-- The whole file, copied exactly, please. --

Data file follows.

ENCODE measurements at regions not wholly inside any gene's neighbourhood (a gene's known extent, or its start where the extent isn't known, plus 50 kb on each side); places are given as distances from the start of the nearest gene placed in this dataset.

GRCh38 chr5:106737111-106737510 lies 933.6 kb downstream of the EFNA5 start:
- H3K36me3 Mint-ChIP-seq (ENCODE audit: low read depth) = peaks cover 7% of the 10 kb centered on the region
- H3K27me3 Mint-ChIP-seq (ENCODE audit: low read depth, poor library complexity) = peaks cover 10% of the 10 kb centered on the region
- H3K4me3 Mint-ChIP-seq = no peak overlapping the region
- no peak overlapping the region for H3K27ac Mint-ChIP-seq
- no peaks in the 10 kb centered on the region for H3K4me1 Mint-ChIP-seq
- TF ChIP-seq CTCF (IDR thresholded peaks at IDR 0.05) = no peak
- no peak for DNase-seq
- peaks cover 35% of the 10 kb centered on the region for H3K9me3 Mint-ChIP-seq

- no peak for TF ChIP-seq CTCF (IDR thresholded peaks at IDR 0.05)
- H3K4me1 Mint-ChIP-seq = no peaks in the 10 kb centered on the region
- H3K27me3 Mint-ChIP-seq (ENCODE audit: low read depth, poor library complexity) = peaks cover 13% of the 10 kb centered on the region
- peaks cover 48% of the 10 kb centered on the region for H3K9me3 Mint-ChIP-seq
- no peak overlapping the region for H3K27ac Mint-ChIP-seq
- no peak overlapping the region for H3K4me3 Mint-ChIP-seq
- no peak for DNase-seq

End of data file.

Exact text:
ENCODE measurements at regions not wholly inside any gene's neighbourhood (a gene's known extent, or its start where the extent isn't known, plus 50 kb on each side); places are given as distances from the start of the nearest gene placed in this dataset.

GRCh38 chr5:106737111-106737510 lies 933.6 kb downstream of the EFNA5 start:
- H3K36me3 Mint-ChIP-seq (ENCODE audit: low read depth) = peaks cover 7% of the 10 kb centered on the region
- H3K27me3 Mint-ChIP-seq (ENCODE audit: low read depth, poor library complexity) = peaks cover 10% of the 10 kb centered on the region
- H3K4me3 Mint-ChIP-seq = no peak overlapping the region
- no peak overlapping the region for H3K27ac Mint-ChIP-seq
- no peaks in the 10 kb centered on the region for H3K4me1 Mint-ChIP-seq
- TF ChIP-seq CTCF (IDR thresholded peaks at IDR 0.05) = no peak
- no peak for DNase-seq
- peaks cover 35% of the 10 kb centered on the region for H3K9me3 Mint-ChIP-seq

- no peak for TF ChIP-seq CTCF (IDR thresholded peaks at IDR 0.05)
- H3K4me1 Mint-ChIP-seq = no peaks in the 10 kb centered on the region
- H3K27me3 Mint-ChIP-seq (ENCODE audit: low read depth, poor library complexity) = peaks cover 13% of the 10 kb centered on the region
- peaks cover 48% of the 10 kb centered on the region for H3K9me3 Mint-ChIP-seq
- no peak overlapping the region for H3K27ac Mint-ChIP-seq
- no peak overlapping the region for H3K4me3 Mint-ChIP-seq
- no peak for DNase-seq